Number 10 says Culture Secretary Tessa Jowell has the full support of Tony Blair, as questions continue over her husband's financial dealings.
Ms Jowell denies any wrongdoing
But Mr Blair's spokesman said Cabinet Secretary Sir Gus O'Donnell would want to "establish the facts" of the case.
Ms Jowell denies any conflict of interest over financial dealings involving her husband, David Mills.
But the Times says it has seen papers saying the Home Office hampered a probe intended to bring Mr Mills to trial.
Ms Jowell's husband, an international lawyer, denies taking a £344,000 bribe from Italy's Prime Minister Silvio Berlusconi.
The Sunday Times alleges it has identified a link between a loan secured on a house jointly-owned by the couple and the money which Italian prosecutors allege was a bribe.
Ms Jowell's involvement comes from co-signing a £408,000 mortgage on the North London home she jointly owns with Mr Mills.
It was reportedly paid off only weeks later - allegedly using money Mr Mills received from Italy, although Ms Jowell has categorically denied it was paid off with money from Mr Berlusconi.
"I agreed that we would take out a loan on our house. That is not unusual, it's not improper, and it's certainly not illegal," she told the BBC.
Mr Mills denies doing anything wrong and denies that the money came from anyone connected with Mr Berlusconi, saying that it came from another client.
A report into the payment by Italian prosecutors has been handed to a judge in Italy who will decide whether to prosecute.
Meanwhile, the BBC has obtained a copy of a letter written by Mr Mills to his accountant two years ago, in which he says: "I told no lies, but I turned some very tricky corners which kept Mr B out of a great deal of trouble."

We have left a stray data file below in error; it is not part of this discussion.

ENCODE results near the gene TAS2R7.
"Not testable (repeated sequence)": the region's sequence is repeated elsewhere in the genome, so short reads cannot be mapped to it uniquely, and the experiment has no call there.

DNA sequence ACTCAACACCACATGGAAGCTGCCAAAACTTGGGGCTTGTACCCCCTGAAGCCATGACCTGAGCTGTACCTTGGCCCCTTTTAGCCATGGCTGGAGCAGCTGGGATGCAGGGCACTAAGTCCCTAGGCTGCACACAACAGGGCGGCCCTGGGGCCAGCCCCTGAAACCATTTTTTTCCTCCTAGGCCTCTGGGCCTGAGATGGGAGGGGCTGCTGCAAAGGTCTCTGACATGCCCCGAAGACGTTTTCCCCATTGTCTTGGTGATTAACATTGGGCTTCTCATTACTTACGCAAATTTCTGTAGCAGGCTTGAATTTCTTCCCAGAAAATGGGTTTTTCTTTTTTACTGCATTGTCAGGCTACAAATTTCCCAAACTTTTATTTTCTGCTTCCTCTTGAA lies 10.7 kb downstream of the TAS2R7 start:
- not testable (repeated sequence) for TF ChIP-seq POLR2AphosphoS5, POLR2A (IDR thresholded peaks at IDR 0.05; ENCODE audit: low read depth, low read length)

He says that $600,000 was put into a hedge fund and refers to "the person connected to the B organisation".
Later he says: "I regarded the payment as a gift - what else could it be?"
The matter raises awkward questions for Ms Jowell.
Shadow Commons leader Theresa May has written to Sir Gus to ask if there had been a conflict of interest for the Cabinet minister under the ministerial code.
The code states that ministers should provide their permanent secretary "with a full list in writing of all interests which might be thought to give rise to a conflict.
The list should cover not only the minister's personal interests but those of a spouse or partner... of trusts of which the minister or a spouse... is a trustee or beneficiary".
The prime minister's spokesman said Sir Gus would reply to the Conservatives "when he's ready to" and that might "take a little bit longer".
Asked if Ms Jowell had Mr Blair's full support, the spokesman added: "I said, 'yes' yesterday and 'yes' today. Somehow my yes came across as no or maybe. I say 'yes' today."
However, the spokesman refused to say whether Ms Jowell had spoken to the prime minister about the affair or if Mr Blair had asked Sir Gus to investigate.
But Tony Wright, the Labour chairman of the influential Commons Public Administration Committee, said the matter was now "a great big mess" and repeated his calls for an independent person, away from government, to probe such issues.
BBC Political Editor Nick Robinson said the cabinet secretary's investigation was "intriguing" because "no specific allegations have actually been made suggesting Tessa Jowell has actually broken any rules at all".
"People will remember, of course, that it was his verdict on David Blunkett that really ended his career - not the prime minister's," he said.